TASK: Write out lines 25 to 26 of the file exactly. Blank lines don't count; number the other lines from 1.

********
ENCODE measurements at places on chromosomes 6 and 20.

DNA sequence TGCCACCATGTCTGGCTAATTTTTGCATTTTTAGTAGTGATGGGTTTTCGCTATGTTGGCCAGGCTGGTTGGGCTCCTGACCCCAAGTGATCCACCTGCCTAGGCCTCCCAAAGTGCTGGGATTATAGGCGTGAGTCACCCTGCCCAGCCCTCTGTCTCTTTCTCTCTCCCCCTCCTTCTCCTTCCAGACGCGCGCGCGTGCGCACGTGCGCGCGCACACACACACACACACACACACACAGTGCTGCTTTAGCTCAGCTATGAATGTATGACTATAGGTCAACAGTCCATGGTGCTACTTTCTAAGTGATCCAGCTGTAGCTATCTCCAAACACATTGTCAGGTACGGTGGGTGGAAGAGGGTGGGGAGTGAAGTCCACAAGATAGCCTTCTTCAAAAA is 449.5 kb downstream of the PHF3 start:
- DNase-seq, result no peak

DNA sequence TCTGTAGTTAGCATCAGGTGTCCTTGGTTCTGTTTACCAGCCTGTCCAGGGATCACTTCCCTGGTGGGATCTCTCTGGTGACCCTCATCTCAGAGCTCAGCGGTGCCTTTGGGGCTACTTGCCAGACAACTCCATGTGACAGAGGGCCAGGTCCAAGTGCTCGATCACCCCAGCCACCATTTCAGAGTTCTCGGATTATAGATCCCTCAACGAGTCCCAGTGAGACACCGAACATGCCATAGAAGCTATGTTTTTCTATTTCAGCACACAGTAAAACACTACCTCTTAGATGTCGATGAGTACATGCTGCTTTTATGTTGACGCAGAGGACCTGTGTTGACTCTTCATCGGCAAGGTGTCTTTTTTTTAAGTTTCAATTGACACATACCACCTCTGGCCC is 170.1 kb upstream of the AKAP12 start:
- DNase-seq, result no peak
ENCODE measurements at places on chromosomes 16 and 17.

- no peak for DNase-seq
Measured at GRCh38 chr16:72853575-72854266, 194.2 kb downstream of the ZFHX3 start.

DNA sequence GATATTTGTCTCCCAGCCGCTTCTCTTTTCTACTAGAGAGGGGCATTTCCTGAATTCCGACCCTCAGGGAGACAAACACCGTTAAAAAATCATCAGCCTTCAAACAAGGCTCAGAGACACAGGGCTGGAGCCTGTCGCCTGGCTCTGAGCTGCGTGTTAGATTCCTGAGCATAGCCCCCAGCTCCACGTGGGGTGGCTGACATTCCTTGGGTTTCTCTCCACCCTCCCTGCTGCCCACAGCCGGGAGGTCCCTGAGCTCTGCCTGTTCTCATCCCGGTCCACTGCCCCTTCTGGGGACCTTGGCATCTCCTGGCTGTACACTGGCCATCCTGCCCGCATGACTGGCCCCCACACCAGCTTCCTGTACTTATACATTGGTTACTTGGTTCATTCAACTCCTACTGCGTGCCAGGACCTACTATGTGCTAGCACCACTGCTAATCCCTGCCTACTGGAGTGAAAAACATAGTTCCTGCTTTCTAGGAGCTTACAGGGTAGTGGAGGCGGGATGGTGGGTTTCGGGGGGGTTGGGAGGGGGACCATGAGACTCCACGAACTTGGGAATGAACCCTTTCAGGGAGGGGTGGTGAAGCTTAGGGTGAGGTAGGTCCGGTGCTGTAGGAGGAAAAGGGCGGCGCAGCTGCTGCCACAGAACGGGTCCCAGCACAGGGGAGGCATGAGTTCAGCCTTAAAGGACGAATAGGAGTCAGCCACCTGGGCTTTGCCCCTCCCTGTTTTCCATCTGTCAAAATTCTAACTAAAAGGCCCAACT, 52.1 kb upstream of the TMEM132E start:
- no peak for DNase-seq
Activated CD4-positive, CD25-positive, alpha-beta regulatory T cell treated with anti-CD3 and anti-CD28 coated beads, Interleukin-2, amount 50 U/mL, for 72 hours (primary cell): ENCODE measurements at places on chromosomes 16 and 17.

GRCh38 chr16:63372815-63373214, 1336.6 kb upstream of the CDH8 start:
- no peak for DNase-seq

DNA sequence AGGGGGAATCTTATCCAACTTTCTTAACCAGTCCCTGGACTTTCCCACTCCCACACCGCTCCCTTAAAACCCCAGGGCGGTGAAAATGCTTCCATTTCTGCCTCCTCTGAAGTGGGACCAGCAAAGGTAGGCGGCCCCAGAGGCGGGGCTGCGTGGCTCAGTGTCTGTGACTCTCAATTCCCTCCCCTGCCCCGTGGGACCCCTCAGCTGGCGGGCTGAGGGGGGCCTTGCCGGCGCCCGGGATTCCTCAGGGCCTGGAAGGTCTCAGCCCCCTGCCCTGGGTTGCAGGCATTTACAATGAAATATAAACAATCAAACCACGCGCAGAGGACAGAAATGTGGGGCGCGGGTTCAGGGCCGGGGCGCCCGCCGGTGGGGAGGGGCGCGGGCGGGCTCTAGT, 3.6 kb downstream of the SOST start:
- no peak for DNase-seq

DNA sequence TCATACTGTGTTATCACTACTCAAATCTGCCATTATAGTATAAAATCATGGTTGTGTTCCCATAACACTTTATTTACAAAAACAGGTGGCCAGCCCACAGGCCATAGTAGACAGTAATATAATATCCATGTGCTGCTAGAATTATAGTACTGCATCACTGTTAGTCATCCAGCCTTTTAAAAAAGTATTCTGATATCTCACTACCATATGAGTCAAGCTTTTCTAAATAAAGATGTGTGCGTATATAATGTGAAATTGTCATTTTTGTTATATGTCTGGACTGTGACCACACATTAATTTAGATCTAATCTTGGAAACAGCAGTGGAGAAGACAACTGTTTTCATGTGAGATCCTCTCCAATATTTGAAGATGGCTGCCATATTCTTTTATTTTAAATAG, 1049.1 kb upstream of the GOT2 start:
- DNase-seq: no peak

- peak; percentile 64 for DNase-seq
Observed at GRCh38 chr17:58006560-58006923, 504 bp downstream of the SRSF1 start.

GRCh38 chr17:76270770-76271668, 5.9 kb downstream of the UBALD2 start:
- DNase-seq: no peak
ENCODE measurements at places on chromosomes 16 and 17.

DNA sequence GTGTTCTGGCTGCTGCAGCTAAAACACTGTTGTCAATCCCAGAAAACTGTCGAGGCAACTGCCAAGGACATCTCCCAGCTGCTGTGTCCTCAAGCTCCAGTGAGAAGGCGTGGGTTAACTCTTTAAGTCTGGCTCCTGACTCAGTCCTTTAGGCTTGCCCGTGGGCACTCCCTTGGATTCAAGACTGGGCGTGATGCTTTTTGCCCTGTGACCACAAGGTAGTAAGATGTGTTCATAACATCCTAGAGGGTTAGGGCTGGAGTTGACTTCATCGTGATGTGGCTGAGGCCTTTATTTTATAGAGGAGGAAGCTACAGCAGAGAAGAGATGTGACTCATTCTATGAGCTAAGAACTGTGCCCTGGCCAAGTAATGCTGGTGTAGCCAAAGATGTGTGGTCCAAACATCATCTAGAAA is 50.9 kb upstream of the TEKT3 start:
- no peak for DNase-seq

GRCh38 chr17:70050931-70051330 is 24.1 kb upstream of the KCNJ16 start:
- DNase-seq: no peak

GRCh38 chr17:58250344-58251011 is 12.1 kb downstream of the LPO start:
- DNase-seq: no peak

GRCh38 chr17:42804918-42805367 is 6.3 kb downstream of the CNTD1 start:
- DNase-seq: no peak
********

GRCh38 chr17:70050931-70051330 is 24.1 kb upstream of the KCNJ16 start:
- DNase-seq: no peak